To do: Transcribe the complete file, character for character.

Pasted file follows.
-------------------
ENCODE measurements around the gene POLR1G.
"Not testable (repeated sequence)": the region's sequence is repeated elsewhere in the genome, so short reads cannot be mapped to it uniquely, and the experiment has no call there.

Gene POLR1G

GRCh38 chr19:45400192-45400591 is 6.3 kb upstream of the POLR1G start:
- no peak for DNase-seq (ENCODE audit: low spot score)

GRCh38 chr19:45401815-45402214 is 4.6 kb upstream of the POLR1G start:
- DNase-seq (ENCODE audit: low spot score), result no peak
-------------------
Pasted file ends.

ENCODE measurements around the gene POLR1G.
"Not testable (repeated sequence)": the region's sequence is repeated elsewhere in the genome, so short reads cannot be mapped to it uniquely, and the experiment has no call there.

Gene POLR1G

GRCh38 chr19:45400192-45400591 is 6.3 kb upstream of the POLR1G start:
- no peak for DNase-seq (ENCODE audit: low spot score)

GRCh38 chr19:45401815-45402214 is 4.6 kb upstream of the POLR1G start:
- DNase-seq (ENCODE audit: low spot score), result no peak